July 31--For many, cataract surgery is a fact of aging the same as gray hair or
wrinkles. As the eye ages, often its usually clear lens grows cloudy.
By age 80, more than half of Americans either have a cataract or have had
surgery to remove one, according to the National Eye Institute.
Mary Savoie, 79, was one such average American. On April 4, she underwent
standard surgery at Stanford's Byers Eye Institute to remove a cataract from her
left eye. Two weeks later doctors removed the cataract from her right eye, this
time using a different procedure.
Savoie became Stanford's first patient to undergo femtosecond laser cataract
surgery, a relatively new technique that some doctors say represents a potential
paradigm shift in the field.
"The healing in the right eye was so much faster," said Savoie, a Palo Alto
resident. "It was unbelievable."
Femtosecond lasers, so-called because they deliver ultrafast pulses of light per
quadrillionths of a second (a femtosecond), have long been used in optic
surgeries to correct conditions such as nearsightedness, farsightedness and
astigmatism. The near-infrared pulse of the laser essentially vaporizes targeted
tissues, allowing for precise "cuts."
The lasers, though, were only approved for cataract surgery by the Food and Drug
Administration in 2010.
"I think that everyone was surprised it took so long for this to be invented,"
said Dr. Artis Montague, a director of cataract surgery services at Stanford.
"It's the best thing to come along in a long time. I would say there hasn't been
a substantial innovation in cataract surgery since phacoemulsification was
Phacoemulsification is the standard modern cataract surgery technique.
Introduced in 1967, it uses ultrasonic frequency to emulsify the eye's internal
lens, after a surgeon first makes a small incision in the cornea and then tears
a circular opening in the eye's lens capsule by hand. That lens then is removed
by suction and replaced with an intraocular lens implant. A far less common
method in developed countries is extracapsular surgery, in which the lens is
removed in one piece.
Cataract surgery is generally considered to be safe and effective, but it does
require a surgeon to make extremely precise cuts inside of someone's eye. A slip
of the hand could mean blindness. Lasers, so the thinking went, might be more
accurate and precise, as well as less invasive, than even the best surgeon's
There were a few hurdles. In procedures to correct issues such as
nearsightedness, a laser is used to reshape the cornea. Cataract surgery would
require a laser to cut tissues past the cornea, deep inside the eye. Doing so
would require precise guidance to ensure the laser didn't accidentally cut into
surrounding tissues. There would also have to be better control over the
intensity of the laser.
One of a handful
The Catalys laser system, developed by OptiMedica of Santa Cruz, is one of a
handful of femtosecond laser systems for cataract surgery that have been
introduced in recent years.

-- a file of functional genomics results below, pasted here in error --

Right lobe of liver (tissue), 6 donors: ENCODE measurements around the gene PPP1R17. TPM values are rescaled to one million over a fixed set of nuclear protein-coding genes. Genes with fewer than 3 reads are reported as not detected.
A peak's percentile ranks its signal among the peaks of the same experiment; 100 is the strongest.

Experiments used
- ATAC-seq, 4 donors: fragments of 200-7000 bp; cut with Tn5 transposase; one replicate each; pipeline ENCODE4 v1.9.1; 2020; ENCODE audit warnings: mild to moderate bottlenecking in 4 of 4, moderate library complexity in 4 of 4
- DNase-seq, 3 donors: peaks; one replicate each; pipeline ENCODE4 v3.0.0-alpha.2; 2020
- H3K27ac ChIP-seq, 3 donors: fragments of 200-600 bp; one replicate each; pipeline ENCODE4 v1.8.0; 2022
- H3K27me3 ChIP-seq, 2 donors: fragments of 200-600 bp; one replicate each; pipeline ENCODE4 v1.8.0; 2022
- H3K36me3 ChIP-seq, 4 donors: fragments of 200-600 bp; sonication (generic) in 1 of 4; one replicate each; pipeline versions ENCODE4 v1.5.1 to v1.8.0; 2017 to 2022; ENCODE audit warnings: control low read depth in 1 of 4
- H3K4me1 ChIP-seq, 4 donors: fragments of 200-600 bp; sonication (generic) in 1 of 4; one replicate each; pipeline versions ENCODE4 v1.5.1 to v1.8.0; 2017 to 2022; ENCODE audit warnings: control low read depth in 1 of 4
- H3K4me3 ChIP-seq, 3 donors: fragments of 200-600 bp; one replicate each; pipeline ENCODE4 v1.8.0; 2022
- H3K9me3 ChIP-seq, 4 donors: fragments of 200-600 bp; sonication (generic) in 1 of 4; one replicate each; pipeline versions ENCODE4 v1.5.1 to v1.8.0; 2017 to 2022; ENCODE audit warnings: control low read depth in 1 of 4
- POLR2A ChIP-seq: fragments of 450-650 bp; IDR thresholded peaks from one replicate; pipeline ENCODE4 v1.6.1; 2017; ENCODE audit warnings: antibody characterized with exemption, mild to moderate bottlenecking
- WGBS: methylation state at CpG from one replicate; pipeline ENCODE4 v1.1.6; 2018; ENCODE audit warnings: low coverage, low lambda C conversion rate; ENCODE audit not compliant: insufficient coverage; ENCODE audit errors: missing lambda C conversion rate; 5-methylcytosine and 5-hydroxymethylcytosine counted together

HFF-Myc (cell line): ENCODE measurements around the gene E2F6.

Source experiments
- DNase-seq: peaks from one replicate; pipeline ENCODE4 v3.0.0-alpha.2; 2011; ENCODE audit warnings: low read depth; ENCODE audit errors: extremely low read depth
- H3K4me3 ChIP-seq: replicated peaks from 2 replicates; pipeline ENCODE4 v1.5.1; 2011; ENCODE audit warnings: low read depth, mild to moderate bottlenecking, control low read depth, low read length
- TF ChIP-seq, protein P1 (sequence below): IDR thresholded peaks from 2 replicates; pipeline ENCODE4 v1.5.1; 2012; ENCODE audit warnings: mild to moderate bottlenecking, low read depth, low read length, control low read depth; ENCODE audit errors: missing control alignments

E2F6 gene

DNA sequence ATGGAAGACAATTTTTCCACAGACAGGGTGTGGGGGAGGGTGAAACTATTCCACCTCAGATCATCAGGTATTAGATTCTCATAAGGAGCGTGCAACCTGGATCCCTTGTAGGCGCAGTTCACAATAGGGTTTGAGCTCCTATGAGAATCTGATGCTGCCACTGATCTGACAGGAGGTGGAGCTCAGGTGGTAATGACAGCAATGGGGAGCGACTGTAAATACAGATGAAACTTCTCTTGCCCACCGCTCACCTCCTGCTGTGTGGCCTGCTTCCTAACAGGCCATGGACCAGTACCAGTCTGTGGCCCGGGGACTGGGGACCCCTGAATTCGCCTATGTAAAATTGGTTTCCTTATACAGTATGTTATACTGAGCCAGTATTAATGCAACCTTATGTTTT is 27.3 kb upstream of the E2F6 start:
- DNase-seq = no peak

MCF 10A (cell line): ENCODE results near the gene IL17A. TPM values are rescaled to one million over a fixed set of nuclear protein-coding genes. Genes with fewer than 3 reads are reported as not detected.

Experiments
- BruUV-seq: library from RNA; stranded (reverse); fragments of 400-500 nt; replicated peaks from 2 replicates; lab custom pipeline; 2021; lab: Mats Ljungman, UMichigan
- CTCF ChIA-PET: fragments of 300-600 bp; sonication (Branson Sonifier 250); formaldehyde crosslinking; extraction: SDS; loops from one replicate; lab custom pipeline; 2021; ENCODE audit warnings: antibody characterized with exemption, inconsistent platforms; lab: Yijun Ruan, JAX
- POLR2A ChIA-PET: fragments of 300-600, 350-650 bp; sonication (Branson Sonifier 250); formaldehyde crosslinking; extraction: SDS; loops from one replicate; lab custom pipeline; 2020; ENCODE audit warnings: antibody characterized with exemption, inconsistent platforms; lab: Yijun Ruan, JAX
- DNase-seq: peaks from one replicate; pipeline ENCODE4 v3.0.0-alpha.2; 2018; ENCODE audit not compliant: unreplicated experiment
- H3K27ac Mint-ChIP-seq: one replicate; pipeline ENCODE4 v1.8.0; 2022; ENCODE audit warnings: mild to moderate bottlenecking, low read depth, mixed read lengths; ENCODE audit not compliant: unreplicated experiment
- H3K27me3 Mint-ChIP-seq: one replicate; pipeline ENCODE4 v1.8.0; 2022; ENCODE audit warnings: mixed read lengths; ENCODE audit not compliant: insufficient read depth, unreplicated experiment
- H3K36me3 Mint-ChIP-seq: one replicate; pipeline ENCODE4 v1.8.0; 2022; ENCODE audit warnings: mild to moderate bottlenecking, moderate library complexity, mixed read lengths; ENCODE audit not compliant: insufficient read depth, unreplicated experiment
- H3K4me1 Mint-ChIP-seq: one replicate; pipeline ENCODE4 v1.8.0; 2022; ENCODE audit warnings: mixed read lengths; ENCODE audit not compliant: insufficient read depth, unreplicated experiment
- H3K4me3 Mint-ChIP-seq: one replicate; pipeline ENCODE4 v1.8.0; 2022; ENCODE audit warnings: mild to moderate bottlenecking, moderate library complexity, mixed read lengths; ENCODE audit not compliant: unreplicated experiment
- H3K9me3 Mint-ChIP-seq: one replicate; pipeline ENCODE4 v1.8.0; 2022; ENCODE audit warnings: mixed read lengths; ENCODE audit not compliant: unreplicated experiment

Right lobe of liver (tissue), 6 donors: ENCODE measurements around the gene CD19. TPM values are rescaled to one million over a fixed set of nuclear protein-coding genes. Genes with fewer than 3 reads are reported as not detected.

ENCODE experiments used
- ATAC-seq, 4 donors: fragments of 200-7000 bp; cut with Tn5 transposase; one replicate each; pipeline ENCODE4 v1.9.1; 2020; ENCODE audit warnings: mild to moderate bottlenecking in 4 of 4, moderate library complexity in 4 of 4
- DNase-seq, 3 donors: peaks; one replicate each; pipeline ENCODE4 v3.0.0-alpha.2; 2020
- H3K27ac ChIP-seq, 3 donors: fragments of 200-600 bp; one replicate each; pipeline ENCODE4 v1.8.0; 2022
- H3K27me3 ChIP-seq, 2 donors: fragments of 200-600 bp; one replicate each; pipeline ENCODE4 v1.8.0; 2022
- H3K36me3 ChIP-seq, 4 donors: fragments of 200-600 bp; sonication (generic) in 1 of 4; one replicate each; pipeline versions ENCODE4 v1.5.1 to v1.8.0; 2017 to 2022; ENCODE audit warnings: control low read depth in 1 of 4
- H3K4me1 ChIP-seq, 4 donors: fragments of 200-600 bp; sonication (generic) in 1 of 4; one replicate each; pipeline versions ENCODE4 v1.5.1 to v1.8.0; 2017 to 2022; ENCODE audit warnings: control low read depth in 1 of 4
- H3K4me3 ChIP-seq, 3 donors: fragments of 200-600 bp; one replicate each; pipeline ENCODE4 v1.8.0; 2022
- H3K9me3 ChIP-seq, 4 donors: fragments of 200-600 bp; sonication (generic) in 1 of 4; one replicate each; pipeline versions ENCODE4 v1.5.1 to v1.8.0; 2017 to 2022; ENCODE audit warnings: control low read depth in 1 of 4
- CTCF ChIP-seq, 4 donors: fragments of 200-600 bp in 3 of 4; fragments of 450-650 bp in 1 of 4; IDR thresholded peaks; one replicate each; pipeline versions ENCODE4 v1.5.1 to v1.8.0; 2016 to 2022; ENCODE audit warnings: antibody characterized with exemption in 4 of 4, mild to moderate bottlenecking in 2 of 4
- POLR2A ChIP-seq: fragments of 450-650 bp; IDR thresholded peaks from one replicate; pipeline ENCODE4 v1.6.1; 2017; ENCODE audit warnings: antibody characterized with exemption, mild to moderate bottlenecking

"Basically what it does is allow a noninvasive laser to do several of the most
demanding steps of cataract surgery that I would typically do by hand before,"
said Montague, who has now performed about 25 surgeries using the Catalys.
The Catalys system uses a laser to make the corneal incision and to cut a
circular opening in the lens capsule. It also creates a detailed,
three-dimensional map of the eye to help the laser stay on track.
"I've done thousands of these surgeries, so my circles are pretty good, but the
laser gets it perfect every time," Montague said.
She said the laser allows the procedure to be much more precise, resulting in a
perfectly centered lens implant and better vision acuity.
The laser is also used to break up the cataract into tiny pieces, which then
requires less ultrasound energy to emulsify and remove. Montague said this
allows patients like Savoie to heal much faster. The initial cut and breaking up
of the lens are done before the patient is even moved to an operating room.
Other femtosecond lasers developed for cataract surgery, such as LensAR and
LenSx, vary in exact methodology but also use the lasers in combination with
A successful option
Scientists have explored the use of various types of lasers in cataract surgery
since the 1970s, but systems using femtosecond lasers are seemingly the first to
gain significant traction. Even so, the procedures are controversial.
Critics say that the surgeries aren't worth the increased cost, since the
current procedures are largely safe and successful already. The Catalys cost
Stanford about $500,000, said Montague, compared with about $80,000 for a new
There are about 60 Catalys systems in use around the world, said Mark Forchette,
OptiMedica's president and CEO. About half are in the U.S. Three are in
California, including the one at Stanford.
Savoie, the Stanford patient, first developed cataracts in her 50s. They grew
progressively worse. Eventually she just couldn't see well, with or without
glasses. She stopped driving at night or taking long road trips. Reading became
After the surgery, she said, she only requires glasses when reading.
Both surgeries were a success, but the right eye seemed to heal before the left,
even though surgery on the right eye took place two weeks after the left.
In the right eye she experienced none of the swelling or grainy feeling she felt
after the first surgery. Her vision is also better in the right eye, though it's
difficult to tell whether that has anything to do with the surgery.
"After the surgery, one of the greatest things was to see how blue the sky was.
I didn't even know it was that way, I hadn't seen it in so many years," Savoie
said. "The downside was I didn't know I had so many wrinkles."
Kristen V. Brown is a San Francisco Chronicle staff writer.
(c)2013 the San Francisco Chronicle
Visit the San Francisco Chronicle at www.sfgate.com
Distributed by MCT Information Services